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My recent visit to the top floor of mega retailer Saturn in Hamburg netted five Flamenco records - two compilations of up-and-coming artists; one hybrid with Pepe Habichuela & the Bollywood Strings; plenty of good little things on Paco de Lucia's new Cositas Buenas; and the fifth one the subject of today's review. (There were more but my wallet wasn't cooperative.) Upon completed listening, the latter two releases, not entirely surprising, turned out to tower above the rest like Redwoods dwarf regular fir trees. Marja's & Henk's combined pens will go to town on Cositas, leaving me to brave the scary matador's task on Canto.

This bullfighter's reference is deliberate. El Pele's singing style conjures up a cleanly charging steer whose horns haven't been tampered with to protect the matador, whose fighting instincts are focused to the task at hand without requiring undue domination and flashy while fake tricks by his killer. With blistering metal and propulsive mass in his pipes, El Pele veritably attacks the music with no concerns over vocal prettiness. Vocal 'polish' is sacrificed to transmit uncut emotional fever, a polish of origins very different than the perfection of place settings and doilies. No, this polish is what sax players strive for when their tone gets dirty, loud, unhinged, frayed at the edges, raw and violent - except no sax player alive could match the primitive force and fury unleashed here. Their dynamic range is limited by the bore of mouthpiece and gap of reed, neither competition for the depth of El Pele's throat nor the fire in his belly's throttle.

Cante Jondo thrives on the chemistry between singer and guitarist, the most famous pairing perhaps the marriage between Camaron de la Isla and Tomatito - the shrimp from the sea and the little tomato. Suffice to say that El Pele and Vicente Amigo present a thoroughly mature pairing that does justice to even the highest expectations while instilling becoming modern touches like the synth ambiance on the darkly moody "Acontecio", or Cristobal Agromonte wailing sax on the high-pressure bulerias "Los Amantes", which pitches the voices of La Susi and El Pele against each other like two primordial cats stalking one another around a dying camp fire.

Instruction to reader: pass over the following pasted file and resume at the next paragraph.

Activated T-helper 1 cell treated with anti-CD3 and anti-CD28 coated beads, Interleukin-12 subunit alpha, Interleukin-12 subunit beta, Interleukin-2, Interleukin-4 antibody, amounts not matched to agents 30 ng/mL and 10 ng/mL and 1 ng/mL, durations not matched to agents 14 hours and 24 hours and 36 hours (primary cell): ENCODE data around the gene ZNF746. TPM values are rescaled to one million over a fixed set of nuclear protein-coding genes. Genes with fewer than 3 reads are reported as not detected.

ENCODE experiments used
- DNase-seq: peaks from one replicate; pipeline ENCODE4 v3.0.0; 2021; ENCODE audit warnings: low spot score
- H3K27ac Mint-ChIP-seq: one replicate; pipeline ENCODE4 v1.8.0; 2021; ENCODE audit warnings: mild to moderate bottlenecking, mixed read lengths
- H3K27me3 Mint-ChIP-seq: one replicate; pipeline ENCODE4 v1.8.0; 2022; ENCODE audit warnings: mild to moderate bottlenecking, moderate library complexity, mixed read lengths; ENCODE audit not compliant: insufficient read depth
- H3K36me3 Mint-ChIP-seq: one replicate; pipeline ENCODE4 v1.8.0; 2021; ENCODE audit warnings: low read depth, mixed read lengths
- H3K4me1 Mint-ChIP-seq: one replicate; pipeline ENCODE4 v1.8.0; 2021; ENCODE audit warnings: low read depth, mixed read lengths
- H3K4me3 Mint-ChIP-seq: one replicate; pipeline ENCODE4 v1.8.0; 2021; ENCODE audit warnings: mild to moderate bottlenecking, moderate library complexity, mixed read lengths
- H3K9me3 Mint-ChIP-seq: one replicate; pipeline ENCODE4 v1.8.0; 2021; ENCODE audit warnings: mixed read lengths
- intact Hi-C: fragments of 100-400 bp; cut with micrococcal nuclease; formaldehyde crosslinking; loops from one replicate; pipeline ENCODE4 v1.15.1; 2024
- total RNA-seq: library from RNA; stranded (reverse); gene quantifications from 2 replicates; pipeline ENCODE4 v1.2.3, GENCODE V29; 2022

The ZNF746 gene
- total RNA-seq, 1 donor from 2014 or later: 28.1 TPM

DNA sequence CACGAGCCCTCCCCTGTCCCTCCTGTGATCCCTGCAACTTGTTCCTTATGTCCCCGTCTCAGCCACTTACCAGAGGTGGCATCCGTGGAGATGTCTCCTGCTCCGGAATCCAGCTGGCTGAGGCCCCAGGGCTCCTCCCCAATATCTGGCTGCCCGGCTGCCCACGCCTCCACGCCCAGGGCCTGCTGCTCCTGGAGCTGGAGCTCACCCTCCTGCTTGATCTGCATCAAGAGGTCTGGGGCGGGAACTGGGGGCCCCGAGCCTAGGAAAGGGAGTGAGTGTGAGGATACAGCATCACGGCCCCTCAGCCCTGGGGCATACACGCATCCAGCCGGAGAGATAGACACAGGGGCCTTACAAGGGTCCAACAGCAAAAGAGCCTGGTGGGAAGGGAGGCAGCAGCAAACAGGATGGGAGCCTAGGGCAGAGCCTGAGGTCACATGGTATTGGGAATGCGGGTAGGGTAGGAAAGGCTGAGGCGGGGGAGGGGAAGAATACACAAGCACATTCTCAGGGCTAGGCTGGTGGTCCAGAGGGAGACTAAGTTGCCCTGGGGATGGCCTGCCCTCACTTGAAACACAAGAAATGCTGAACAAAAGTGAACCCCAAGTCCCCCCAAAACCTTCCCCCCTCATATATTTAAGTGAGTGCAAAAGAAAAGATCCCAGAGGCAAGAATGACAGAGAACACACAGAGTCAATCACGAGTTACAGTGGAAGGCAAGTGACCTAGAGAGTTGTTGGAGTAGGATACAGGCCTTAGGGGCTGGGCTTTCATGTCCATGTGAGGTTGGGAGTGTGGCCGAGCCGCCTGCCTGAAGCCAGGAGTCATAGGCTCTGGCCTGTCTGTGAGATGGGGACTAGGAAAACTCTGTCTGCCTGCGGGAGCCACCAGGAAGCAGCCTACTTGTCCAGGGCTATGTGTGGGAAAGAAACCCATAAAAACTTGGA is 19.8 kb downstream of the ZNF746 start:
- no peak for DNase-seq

Indeed, the inclusion of electric bass on all but two tracks makes Canto quite the departure from the traditional duo setting which is obeyed only on the solea "Rincon de los Amargos". To use a common term that transmits unequivocal meaning, most numbers on Canto simply rock. Popular Western music only has Rock -- and to a lesser extent Blues -- to mirror the depth of anguish and fury that's the hallmark of the best Flamenco singers. Thinking of Canto in rocker's terms, don't detour into crunched distortion-driven guitars or sheer noise but the ferocious drive behind some of its best examples, the go-for-broke wailing, attitude and emotional excesses of certain poster children like Axl Rose.

The unique thing about Flamenco song is how this very wildness must operate within complex predescribed patterns of rhythm and execution. Completely lacking then are the adolescent disregard for rules and tradition which Rock celebrates as a matter of definition and defiance. Cante Jondo is a precisely calibrated high art whose practitioners cannot successfully advance through the ranks without having mastered clear-cut rules of engagement first. But in the end, what is prized most highly is complete emotional abandonment within said conventions. And Canto leaves absolutely no doubt, about either the mastery both artists have achieved which completely owns the complex structural language of Flamenco; or their gift for overturning this technical proficiency to single-minded service of their emotional message whereby a very potent spell is woven that makes 'ordinary' song sound wan and tame by comparison.

Imagine then the perfection of an immaculately crafted piece of jewelry whose every line and angle reflects balance and love of detail. Now hang this overpriced Rodeo Drive find around the burly neck of an African tribal warrior in the prime of his life. That juxtaposition of polish and strength, poise and threat, stillness and motion, wisdom and natural reflexes, is what Canto is all about. It's perfect execution and the spontaneity of let-it-rip sass, coexisting side-by-side. And when you encounter that in the flesh -- so to speak -- it makes for an altogether more invigorating and shocking experience than mere words could hope to convey.